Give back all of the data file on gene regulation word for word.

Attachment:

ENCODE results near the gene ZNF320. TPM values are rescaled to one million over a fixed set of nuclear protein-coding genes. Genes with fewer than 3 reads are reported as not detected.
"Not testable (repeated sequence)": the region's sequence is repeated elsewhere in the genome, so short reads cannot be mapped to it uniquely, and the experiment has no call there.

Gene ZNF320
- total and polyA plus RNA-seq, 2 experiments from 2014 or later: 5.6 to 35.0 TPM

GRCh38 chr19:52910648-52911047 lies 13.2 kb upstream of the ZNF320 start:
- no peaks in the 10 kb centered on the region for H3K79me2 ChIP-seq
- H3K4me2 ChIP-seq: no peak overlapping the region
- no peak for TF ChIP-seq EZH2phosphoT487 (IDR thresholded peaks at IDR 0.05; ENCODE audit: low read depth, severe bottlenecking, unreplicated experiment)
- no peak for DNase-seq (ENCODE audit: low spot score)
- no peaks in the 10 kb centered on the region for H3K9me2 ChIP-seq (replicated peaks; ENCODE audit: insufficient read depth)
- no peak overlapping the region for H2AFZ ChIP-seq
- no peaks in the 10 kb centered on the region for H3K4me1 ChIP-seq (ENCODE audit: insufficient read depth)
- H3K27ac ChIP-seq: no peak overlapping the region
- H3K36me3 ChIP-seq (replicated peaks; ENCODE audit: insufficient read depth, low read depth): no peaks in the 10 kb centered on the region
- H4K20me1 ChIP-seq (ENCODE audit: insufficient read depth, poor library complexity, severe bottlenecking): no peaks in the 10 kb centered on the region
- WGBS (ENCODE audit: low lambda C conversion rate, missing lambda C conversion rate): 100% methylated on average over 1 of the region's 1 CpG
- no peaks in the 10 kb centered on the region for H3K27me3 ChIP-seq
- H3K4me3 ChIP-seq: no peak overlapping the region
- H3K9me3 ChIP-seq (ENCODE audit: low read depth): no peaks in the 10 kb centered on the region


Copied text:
ENCODE results near the gene ZNF320. TPM values are rescaled to one million over a fixed set of nuclear protein-coding genes. Genes with fewer than 3 reads are reported as not detected.
"Not testable (repeated sequence)": the region's sequence is repeated elsewhere in the genome, so short reads cannot be mapped to it uniquely, and the experiment has no call there.

Gene ZNF320
- total and polyA plus RNA-seq, 2 experiments from 2014 or later: 5.6 to 35.0 TPM

GRCh38 chr19:52910648-52911047 lies 13.2 kb upstream of the ZNF320 start:
- no peaks in the 10 kb centered on the region for H3K79me2 ChIP-seq
- H3K4me2 ChIP-seq: no peak overlapping the region
- no peak for TF ChIP-seq EZH2phosphoT487 (IDR thresholded peaks at IDR 0.05; ENCODE audit: low read depth, severe bottlenecking, unreplicated experiment)
- no peak for DNase-seq (ENCODE audit: low spot score)
- no peaks in the 10 kb centered on the region for H3K9me2 ChIP-seq (replicated peaks; ENCODE audit: insufficient read depth)
- no peak overlapping the region for H2AFZ ChIP-seq
- no peaks in the 10 kb centered on the region for H3K4me1 ChIP-seq (ENCODE audit: insufficient read depth)
- H3K27ac ChIP-seq: no peak overlapping the region
- H3K36me3 ChIP-seq (replicated peaks; ENCODE audit: insufficient read depth, low read depth): no peaks in the 10 kb centered on the region
- H4K20me1 ChIP-seq (ENCODE audit: insufficient read depth, poor library complexity, severe bottlenecking): no peaks in the 10 kb centered on the region
- WGBS (ENCODE audit: low lambda C conversion rate, missing lambda C conversion rate): 100% methylated on average over 1 of the region's 1 CpG
- no peaks in the 10 kb centered on the region for H3K27me3 ChIP-seq
- H3K4me3 ChIP-seq: no peak overlapping the region
- H3K9me3 ChIP-seq (ENCODE audit: low read depth): no peaks in the 10 kb centered on the region